FIG. 4 shows successively a variation of a power supply deflection voltage Vb generated by the power supply source referred to identically, the duty cycle dc, a scan voltage Vsca or a fly-back voltage Vfly, the control signal Vco and two signal waveforms of the drive signal Hdr at an instant t1 and at an instant t4, respectively. The variation of scan and fly-back voltages Vsca, Vfly is shown by means of the same curve because, in principle, they have a uniform variation but their amplitude may be different.

At the instant t0, the power supply deflection voltage Vb starts to rise, for example because a line voltage switch is closed, so as to reach a nominal value of, for example, 140 V before the instant t1. In addition to the rise of the power supply deflection voltage Vb, a power supply voltage Vdd will also rise, while the second current source IS2 is switched on and thus ensures that the fourth capacitor C4 is charged. The control signal Vco increases to a given voltage at which a small duty cycle dc of the drive signal Hdr occurs and with which a short on-time of the switching element Tr is associated. At the instant t1, the second current source IS2 is switched off and the first current source IS1 is switched on.

Without influence of the control signal Vco by one of the feedback paths, the fourth capacitor C4 is discharged at a first rate which is determined by the value of the fourth capacitor C4 and the value of the first current IS1, and consequently, the duty cycle dc will increase at a first rate. Via the first feedback path I1-U1, an increase of the scan voltage Vsca causes a charge current for the fourth capacitor C4. The value of the charge current depends on the first resistor R1, the first capacitor C1 and the fourth capacitor C4. The decrease of the voltage of the control signal Vco as a result of the discharge of the fourth capacitor C4 by the first current source IS1 is thereby inhibited. The growth of the duty cycle de now varies at a second, slower rate until at the instant t2, the increase of the scan voltage Vsca has become so small that the duty cycle de may further increase at the first or a third rate. If the growth of the scan voltage Vsca is sufficiently small, the charging of capacitors coupled thereto will be effected with a sufficiently small current and too large currents and loads in these capacitors and components arranged in series therewith, such as diodes, coils, resistors or fuses, do not occur. Subsequently, the rate at which the duty cycle increases is raised so as to start the TV apparatus as quickly as possible. In principle, the rate between the instants t2 and t3 is equal to the first rate, unless the charge current for the fourth capacitor C4, determined by the value of the third resistor R3, the third capacitor C3 and the fourth capacitor C4, acquires a value which is not negligible with respect to the first current IS1 as a consequence of the increase of the fly-back voltage Vfly via the third feedback path.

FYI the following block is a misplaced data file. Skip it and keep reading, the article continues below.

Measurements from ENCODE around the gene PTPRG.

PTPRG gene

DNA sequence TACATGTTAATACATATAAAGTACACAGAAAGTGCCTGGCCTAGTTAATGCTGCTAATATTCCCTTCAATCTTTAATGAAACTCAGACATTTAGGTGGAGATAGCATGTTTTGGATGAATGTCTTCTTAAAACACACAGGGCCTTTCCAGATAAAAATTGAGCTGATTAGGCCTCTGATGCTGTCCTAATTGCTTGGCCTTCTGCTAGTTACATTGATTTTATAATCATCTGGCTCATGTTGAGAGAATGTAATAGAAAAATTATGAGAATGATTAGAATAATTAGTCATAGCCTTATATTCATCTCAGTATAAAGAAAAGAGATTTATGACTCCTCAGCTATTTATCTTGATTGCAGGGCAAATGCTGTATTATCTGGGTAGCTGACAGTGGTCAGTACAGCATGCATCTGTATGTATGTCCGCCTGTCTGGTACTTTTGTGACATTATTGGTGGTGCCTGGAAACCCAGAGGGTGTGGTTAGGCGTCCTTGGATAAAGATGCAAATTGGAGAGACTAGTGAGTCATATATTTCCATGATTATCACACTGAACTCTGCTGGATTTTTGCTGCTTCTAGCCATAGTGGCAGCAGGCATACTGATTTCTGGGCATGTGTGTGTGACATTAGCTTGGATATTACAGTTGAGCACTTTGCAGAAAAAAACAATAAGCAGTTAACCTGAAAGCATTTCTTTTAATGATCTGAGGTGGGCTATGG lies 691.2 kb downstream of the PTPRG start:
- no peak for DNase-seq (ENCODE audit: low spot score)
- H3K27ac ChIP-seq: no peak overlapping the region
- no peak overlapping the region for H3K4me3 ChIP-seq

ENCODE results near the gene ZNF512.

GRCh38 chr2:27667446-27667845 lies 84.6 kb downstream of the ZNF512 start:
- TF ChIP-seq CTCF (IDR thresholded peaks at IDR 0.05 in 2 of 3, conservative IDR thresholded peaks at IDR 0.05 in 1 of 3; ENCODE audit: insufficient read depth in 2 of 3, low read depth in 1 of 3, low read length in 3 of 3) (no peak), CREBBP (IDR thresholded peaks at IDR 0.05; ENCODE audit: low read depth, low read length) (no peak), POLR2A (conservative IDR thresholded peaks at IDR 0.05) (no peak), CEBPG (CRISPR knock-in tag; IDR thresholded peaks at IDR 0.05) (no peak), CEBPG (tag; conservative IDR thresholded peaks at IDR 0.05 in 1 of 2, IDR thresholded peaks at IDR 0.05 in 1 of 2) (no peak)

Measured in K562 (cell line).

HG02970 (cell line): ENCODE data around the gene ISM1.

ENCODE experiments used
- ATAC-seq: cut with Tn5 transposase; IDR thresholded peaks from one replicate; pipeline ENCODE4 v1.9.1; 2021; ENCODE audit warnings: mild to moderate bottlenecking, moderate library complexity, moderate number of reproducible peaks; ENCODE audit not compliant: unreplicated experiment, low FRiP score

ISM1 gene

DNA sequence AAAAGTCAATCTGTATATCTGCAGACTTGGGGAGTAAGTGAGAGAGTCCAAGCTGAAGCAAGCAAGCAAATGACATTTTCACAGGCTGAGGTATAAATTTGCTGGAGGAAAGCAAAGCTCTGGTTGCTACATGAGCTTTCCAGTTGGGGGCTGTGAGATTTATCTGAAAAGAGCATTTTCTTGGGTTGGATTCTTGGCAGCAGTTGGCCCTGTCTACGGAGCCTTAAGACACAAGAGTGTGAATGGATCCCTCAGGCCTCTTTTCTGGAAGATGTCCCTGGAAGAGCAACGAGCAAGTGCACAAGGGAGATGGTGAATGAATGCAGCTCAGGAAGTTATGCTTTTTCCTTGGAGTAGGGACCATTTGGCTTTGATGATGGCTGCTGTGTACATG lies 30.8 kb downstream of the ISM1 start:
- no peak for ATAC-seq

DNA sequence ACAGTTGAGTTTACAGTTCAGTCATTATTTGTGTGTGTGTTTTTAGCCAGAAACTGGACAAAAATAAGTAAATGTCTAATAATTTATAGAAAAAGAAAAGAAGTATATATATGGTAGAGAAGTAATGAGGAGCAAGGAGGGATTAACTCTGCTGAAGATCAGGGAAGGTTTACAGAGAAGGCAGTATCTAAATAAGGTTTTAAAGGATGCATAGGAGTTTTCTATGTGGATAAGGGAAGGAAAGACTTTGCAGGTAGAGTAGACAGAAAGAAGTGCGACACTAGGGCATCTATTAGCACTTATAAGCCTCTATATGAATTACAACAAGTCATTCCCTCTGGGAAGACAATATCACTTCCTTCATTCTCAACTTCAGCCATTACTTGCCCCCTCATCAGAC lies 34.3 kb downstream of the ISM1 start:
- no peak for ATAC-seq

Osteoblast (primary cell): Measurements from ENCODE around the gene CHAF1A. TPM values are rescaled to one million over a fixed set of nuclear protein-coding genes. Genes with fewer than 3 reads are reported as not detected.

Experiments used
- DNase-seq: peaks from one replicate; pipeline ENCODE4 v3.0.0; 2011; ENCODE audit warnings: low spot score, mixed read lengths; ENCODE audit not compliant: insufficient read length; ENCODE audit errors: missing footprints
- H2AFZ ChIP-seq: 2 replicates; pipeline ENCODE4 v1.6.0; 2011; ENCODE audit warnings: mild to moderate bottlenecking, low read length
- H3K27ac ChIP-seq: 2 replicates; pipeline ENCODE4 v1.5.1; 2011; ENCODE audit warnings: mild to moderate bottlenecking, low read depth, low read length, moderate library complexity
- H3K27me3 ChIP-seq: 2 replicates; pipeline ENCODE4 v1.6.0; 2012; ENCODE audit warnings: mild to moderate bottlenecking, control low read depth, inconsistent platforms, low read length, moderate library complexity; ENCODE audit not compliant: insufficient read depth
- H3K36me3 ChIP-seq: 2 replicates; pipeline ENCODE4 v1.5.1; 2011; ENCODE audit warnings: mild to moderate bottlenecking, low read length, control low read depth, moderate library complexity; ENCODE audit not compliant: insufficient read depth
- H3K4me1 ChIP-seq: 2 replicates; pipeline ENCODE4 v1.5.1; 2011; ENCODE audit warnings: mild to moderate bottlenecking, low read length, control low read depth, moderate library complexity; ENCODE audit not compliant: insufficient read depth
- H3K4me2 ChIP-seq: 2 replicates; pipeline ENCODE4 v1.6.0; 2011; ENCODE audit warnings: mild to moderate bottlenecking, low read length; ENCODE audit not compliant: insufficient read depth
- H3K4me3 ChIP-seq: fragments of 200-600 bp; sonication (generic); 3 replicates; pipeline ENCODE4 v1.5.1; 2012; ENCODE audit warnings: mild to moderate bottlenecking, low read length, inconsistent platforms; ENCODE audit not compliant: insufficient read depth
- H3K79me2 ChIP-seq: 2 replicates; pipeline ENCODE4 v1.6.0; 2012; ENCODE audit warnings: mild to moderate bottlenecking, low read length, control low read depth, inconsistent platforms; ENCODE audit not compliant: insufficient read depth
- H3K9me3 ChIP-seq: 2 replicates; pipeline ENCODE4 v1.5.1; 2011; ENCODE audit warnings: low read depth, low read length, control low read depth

At the instant t3, the fly-back voltage Vfly exceeds a given threshold value which is fixed by the zener diode Z. The zener diode Z starts conducting and the second feedback path becomes active, while a further increase of the fly-back voltage Vfly causes a charge, current for the fourth capacitor C4 whose value depends on the second resistor R2, the second capacitor C2 and the fourth capacitor C4. The decrease of the voltage of the control signal Vco as a result of the discharge of the fourth capacitor C4 is inhibited thereby. The growth of the duty cycle dc now varies at the third rate until a final value of the fly-back voltage Vfly is reached at the instant t4. For display tubes in which flash-over occurs at a too fast rise of the anode voltage Va close to a final value, a correct slow rate of a rise of the anode voltage Va to the final value can be obtained.

At the instant t5, a change of state from normal operation to stand-by operation is started. In connection with safety requirements imposed on the maximum residual value of the anode voltage Va, it is desirable that the horizontal deflection and the scan and fly-back voltages Vsca, Vfly generated by the horizontal output stage 1 do not decrease so rapidly that there is insufficient time available for discharging the display tube CRT. The first current source IS1 is switched off and the second current source IS2 is switched on, the fourth capacitor C4 is charged slowly, with which the duty cycle dc decreases slowly. By impressing a desired anode current Ia during the decrease of the duty cycle, the anode voltage Va will also decrease slowly, and no special expensive provisions are required such as a high-voltage resistor connected to the anode voltage for discharging the display tube CRT.